Even a child could swim from Alcatraz to shore, as two 10-year-olds once proved, but it was no easy task. Although the rumored man-eating sharks didn’t exist, the cold, choppy waters proved a daunting obstacle. One of the big problems facing inmates was that they could not train for the attempt, with limited scope for physical exercise and little ability to choose what they ate.
Of course, before you could brave the chill of the bay, you first had to break out of the prison. In May 1946 a bunch of inmates tried to do exactly that. The consequence was an outbreak of violence that would become known as the “Battle of Alcatraz.” It all began with Bernard Coy, a Kentucky bank robber, who had spent months planning an escape.
Coy had slimmed down in that time, so he could sneak into a gun store. He and his buddies snatched some weapons and made their bid for freedom. Unfortunately for them, the whole plan collapsed, and they ended up in a two-day gunfight with the authorities. Coy, two more inmates and two guards ended up dead in the fray. Two further convicts faced the gas chamber for their part in the failed escape.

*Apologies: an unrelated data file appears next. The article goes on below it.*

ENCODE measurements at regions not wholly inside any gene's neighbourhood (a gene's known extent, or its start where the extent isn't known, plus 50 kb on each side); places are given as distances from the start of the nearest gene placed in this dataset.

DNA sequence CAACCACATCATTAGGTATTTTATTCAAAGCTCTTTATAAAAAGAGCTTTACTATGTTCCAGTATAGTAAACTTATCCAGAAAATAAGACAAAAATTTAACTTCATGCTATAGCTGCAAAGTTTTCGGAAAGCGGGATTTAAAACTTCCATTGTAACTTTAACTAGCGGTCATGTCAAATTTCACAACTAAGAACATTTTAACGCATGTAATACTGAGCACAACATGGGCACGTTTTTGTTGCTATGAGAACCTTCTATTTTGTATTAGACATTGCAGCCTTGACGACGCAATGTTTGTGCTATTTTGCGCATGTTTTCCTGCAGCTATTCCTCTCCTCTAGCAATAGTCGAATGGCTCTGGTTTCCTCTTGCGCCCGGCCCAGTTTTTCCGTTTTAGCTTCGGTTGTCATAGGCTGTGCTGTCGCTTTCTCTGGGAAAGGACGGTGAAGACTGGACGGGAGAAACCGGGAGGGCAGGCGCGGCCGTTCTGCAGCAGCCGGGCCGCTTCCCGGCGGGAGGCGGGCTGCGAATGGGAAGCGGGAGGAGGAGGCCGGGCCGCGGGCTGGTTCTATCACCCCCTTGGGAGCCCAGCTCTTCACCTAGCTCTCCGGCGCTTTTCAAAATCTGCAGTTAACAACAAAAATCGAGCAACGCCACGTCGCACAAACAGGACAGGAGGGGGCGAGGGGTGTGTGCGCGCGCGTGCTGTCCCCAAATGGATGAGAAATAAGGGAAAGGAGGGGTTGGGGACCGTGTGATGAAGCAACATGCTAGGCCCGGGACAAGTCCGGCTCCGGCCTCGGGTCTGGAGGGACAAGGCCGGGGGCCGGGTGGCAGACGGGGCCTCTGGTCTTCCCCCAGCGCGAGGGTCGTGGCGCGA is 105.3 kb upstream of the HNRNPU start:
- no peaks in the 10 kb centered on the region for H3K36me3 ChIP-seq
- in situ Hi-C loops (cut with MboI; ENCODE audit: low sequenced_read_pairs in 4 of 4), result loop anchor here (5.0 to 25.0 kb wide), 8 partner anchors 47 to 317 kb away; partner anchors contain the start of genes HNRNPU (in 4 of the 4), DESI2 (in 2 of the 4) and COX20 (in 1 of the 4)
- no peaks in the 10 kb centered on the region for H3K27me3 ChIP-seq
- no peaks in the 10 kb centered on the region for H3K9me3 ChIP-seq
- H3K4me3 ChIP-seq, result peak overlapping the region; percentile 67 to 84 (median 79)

Less violent was the jailbreak that would become immortalized by Clint Eastwood in Escape from Alcatraz. Three men, brothers Clarence and John Anglin and Frank Morris, disappeared one day in June 1962. Guards found dummy heads that the prisoners had made to fool them in the night count and expanded air vents through which they had climbed.
Having escaped the cellhouse, the men had descended towards the water. There they’d used a raft to help them get across the bay. And although some of their personal effects were later discovered in the sea, the prisoners themselves were never seen again. The authorities listed the three as presumed drowned, and that was that.